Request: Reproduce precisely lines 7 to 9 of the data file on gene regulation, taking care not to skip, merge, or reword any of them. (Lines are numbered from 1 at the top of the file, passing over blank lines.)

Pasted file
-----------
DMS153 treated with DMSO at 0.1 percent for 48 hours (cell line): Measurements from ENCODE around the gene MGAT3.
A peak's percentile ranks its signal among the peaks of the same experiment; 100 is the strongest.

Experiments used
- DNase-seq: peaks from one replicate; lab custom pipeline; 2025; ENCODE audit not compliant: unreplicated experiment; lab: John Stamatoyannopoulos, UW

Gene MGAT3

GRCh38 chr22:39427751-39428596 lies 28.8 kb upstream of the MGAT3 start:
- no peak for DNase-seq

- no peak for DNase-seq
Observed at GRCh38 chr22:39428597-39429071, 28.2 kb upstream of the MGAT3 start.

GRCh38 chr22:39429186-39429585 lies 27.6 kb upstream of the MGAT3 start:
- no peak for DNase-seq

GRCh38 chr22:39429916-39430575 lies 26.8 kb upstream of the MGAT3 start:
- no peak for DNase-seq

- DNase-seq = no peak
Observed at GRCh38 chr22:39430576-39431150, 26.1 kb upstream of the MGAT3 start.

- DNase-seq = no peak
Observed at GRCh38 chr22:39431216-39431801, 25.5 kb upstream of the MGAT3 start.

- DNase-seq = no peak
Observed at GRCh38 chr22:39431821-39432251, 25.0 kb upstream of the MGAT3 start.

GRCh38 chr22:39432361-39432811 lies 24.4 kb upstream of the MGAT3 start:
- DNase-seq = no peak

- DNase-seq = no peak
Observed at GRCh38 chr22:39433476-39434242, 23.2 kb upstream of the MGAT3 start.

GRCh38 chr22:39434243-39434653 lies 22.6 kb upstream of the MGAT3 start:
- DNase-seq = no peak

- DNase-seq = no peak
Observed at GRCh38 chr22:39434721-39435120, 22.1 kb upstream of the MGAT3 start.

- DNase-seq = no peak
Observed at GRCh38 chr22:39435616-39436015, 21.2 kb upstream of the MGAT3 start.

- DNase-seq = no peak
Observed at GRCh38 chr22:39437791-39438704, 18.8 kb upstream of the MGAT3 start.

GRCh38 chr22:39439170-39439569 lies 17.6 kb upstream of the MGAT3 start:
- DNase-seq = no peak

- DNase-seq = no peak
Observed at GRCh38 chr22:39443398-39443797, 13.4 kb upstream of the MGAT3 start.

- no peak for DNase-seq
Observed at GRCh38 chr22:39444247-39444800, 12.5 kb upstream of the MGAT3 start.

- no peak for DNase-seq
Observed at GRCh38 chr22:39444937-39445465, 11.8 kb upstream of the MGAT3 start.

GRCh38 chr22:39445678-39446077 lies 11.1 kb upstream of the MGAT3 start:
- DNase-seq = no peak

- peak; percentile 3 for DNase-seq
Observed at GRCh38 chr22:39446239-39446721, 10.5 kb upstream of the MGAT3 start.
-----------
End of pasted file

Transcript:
- no peak for DNase-seq

- no peak for DNase-seq
Observed at GRCh38 chr22:39428597-39429071, 28.2 kb upstream of the MGAT3 start.